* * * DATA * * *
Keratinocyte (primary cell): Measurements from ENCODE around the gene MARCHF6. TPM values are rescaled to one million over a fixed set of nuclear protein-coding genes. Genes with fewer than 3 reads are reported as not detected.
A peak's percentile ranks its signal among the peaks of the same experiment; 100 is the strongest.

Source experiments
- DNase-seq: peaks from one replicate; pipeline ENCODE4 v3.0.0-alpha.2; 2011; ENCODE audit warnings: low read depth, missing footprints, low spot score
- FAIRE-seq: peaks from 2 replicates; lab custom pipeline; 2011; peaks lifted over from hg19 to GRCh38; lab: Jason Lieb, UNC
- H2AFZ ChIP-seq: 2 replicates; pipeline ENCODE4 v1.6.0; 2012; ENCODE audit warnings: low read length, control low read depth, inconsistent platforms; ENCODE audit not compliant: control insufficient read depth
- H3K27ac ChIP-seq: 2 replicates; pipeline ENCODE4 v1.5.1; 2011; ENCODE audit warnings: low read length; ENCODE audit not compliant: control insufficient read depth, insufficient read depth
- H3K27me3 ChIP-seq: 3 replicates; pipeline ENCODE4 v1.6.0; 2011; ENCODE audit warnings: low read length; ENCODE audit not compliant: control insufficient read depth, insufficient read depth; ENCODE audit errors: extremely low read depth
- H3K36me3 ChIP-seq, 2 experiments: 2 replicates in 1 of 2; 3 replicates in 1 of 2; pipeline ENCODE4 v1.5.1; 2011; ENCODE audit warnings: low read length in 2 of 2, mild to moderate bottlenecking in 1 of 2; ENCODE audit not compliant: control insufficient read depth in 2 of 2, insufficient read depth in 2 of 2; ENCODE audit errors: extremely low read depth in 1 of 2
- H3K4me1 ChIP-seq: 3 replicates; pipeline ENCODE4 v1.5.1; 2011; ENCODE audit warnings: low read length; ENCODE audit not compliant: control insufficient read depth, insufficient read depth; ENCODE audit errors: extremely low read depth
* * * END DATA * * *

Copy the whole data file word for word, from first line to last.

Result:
Keratinocyte (primary cell): Measurements from ENCODE around the gene MARCHF6. TPM values are rescaled to one million over a fixed set of nuclear protein-coding genes. Genes with fewer than 3 reads are reported as not detected.
A peak's percentile ranks its signal among the peaks of the same experiment; 100 is the strongest.

Source experiments
- DNase-seq: peaks from one replicate; pipeline ENCODE4 v3.0.0-alpha.2; 2011; ENCODE audit warnings: low read depth, missing footprints, low spot score
- FAIRE-seq: peaks from 2 replicates; lab custom pipeline; 2011; peaks lifted over from hg19 to GRCh38; lab: Jason Lieb, UNC
- H2AFZ ChIP-seq: 2 replicates; pipeline ENCODE4 v1.6.0; 2012; ENCODE audit warnings: low read length, control low read depth, inconsistent platforms; ENCODE audit not compliant: control insufficient read depth
- H3K27ac ChIP-seq: 2 replicates; pipeline ENCODE4 v1.5.1; 2011; ENCODE audit warnings: low read length; ENCODE audit not compliant: control insufficient read depth, insufficient read depth
- H3K27me3 ChIP-seq: 3 replicates; pipeline ENCODE4 v1.6.0; 2011; ENCODE audit warnings: low read length; ENCODE audit not compliant: control insufficient read depth, insufficient read depth; ENCODE audit errors: extremely low read depth
- H3K36me3 ChIP-seq, 2 experiments: 2 replicates in 1 of 2; 3 replicates in 1 of 2; pipeline ENCODE4 v1.5.1; 2011; ENCODE audit warnings: low read length in 2 of 2, mild to moderate bottlenecking in 1 of 2; ENCODE audit not compliant: control insufficient read depth in 2 of 2, insufficient read depth in 2 of 2; ENCODE audit errors: extremely low read depth in 1 of 2
- H3K4me1 ChIP-seq: 3 replicates; pipeline ENCODE4 v1.5.1; 2011; ENCODE audit warnings: low read length; ENCODE audit not compliant: control insufficient read depth, insufficient read depth; ENCODE audit errors: extremely low read depth